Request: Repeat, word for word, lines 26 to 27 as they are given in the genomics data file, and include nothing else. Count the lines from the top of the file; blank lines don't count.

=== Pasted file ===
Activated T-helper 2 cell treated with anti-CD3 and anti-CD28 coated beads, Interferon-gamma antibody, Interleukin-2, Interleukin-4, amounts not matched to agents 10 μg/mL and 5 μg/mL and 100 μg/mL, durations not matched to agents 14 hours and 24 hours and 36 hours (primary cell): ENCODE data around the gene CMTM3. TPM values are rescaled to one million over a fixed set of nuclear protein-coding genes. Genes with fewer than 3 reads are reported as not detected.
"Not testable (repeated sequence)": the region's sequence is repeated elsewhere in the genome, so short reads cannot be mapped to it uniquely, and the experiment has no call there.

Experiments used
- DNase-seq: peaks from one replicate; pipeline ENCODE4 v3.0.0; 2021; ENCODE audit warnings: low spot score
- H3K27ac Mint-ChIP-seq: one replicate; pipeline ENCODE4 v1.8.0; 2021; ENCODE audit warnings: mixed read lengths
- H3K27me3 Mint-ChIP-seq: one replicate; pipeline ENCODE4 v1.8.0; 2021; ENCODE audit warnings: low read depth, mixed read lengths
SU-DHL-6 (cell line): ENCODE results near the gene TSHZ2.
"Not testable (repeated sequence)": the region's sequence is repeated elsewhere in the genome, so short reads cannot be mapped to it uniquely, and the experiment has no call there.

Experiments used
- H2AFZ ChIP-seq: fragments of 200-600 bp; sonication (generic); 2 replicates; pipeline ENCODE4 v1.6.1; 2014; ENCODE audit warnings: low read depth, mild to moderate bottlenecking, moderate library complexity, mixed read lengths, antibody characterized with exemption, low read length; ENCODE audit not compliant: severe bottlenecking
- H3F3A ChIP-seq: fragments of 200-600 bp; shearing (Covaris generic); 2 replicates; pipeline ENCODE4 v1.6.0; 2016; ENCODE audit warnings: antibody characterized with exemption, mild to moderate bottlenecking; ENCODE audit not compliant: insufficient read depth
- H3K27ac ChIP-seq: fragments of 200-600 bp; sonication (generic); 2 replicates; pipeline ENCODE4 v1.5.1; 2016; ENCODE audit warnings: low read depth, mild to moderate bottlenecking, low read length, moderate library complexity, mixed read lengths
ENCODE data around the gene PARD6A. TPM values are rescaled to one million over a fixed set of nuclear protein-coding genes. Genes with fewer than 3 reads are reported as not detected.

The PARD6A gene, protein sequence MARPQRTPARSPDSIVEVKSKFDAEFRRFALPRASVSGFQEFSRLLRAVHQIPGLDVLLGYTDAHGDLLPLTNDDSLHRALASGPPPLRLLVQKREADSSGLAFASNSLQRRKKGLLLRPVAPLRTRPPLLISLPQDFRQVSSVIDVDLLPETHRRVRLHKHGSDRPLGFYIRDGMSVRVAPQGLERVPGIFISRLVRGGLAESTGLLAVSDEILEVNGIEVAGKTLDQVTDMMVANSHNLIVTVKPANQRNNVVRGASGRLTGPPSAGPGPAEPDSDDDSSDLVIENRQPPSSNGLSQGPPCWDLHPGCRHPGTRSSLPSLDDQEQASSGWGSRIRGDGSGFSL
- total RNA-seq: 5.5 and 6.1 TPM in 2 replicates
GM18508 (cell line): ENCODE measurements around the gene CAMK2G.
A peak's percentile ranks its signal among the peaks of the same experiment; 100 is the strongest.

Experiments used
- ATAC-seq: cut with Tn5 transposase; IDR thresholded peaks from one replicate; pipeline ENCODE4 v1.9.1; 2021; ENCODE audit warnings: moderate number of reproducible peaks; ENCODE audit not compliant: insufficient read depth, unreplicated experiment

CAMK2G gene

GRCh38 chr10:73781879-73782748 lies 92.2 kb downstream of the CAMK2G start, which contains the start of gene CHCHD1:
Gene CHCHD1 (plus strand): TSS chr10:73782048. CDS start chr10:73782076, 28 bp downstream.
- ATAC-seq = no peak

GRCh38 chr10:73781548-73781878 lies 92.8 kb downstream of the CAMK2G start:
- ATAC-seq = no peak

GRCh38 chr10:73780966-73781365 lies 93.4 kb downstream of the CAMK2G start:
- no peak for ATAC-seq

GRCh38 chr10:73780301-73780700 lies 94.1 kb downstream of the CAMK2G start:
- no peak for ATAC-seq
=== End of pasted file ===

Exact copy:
GRCh38 chr10:73780966-73781365 lies 93.4 kb downstream of the CAMK2G start:
- no peak for ATAC-seq